• Comprehension questions.   Best for the teacher to invent his own questions, particularly if you’re not familiar with the subject matter.  Your learners don’t need to know you’re a dummy!  There are two ways I like to attack comprehension questions: the traditional way (question + multi-choice or short answer) OR the back-to-front way.  In other words, I give the learners the answer, and then they have to produce the question.  In view of the difficulty even advanced students have formulating questions, this is always a meaningful activity (see Can you answer questions correctly?).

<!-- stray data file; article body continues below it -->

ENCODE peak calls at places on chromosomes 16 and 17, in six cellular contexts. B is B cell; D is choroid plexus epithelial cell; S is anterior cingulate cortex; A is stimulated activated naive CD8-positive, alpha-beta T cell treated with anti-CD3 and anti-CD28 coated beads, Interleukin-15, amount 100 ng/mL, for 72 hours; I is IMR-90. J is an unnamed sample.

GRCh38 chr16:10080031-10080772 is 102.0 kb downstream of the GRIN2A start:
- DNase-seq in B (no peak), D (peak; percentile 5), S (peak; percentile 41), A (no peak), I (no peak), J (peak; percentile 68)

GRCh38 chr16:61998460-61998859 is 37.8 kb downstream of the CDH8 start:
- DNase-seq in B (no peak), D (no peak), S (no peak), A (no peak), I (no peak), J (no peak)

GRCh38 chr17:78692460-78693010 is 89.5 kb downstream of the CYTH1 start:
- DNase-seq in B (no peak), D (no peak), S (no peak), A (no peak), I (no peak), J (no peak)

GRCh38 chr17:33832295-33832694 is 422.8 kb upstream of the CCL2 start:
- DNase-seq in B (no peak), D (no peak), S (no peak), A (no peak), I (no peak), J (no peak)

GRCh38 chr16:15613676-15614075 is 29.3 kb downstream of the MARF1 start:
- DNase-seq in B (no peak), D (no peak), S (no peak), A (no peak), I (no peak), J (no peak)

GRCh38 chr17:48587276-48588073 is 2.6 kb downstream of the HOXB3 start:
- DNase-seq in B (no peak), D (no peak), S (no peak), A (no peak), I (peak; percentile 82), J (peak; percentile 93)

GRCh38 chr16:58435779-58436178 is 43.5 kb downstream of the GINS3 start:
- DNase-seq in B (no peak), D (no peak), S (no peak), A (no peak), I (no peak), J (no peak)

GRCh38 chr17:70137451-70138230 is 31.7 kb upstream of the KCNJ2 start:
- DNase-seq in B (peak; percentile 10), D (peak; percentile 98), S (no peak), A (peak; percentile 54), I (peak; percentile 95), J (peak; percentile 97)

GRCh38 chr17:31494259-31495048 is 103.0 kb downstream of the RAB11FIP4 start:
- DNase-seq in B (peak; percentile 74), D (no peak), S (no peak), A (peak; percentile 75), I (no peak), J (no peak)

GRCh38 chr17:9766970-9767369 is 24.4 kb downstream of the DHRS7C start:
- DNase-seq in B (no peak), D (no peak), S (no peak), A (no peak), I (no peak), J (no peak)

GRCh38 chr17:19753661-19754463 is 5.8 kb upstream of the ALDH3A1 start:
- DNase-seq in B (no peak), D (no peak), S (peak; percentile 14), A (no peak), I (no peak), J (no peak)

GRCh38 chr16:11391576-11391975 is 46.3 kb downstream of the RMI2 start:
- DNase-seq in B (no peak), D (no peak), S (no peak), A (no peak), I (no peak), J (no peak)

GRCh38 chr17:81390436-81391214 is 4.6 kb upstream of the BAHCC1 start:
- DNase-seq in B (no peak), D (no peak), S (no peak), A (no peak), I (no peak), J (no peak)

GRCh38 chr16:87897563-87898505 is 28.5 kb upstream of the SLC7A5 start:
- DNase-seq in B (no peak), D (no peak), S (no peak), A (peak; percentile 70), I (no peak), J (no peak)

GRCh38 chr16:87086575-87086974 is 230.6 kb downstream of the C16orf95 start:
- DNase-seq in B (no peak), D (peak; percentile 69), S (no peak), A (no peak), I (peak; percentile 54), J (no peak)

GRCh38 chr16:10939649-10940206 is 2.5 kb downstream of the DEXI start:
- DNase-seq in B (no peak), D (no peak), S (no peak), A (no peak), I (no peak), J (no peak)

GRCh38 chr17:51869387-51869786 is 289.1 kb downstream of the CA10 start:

Follow-up.  Lots of scope here.  The documentary finishes with the real launch of the Internet in 1990.  What I would probably do is to set a research activity where pairs have to imagine the script for a follow-on documentary concerning the main events in Internet development say from 1990-2000.  This could either be structured for an oral presentation, or a piece of writing.  I think this kind of activity is more meaningful when learners can do the preparation between class sessions, and can email their work for comment and correction before actually giving the presentation.

So those are some of the ingredients I would probably throw together.  How would you use a video clip like this in a lesson?  Share some ideas in a comment.

Build an external brain with Evernote

Have you discovered Evernote yet? If so, have you made it part of your toolbox? If not, read on, as it will transform your Internet experience, and especially the way you use the Internet to improve your language learning.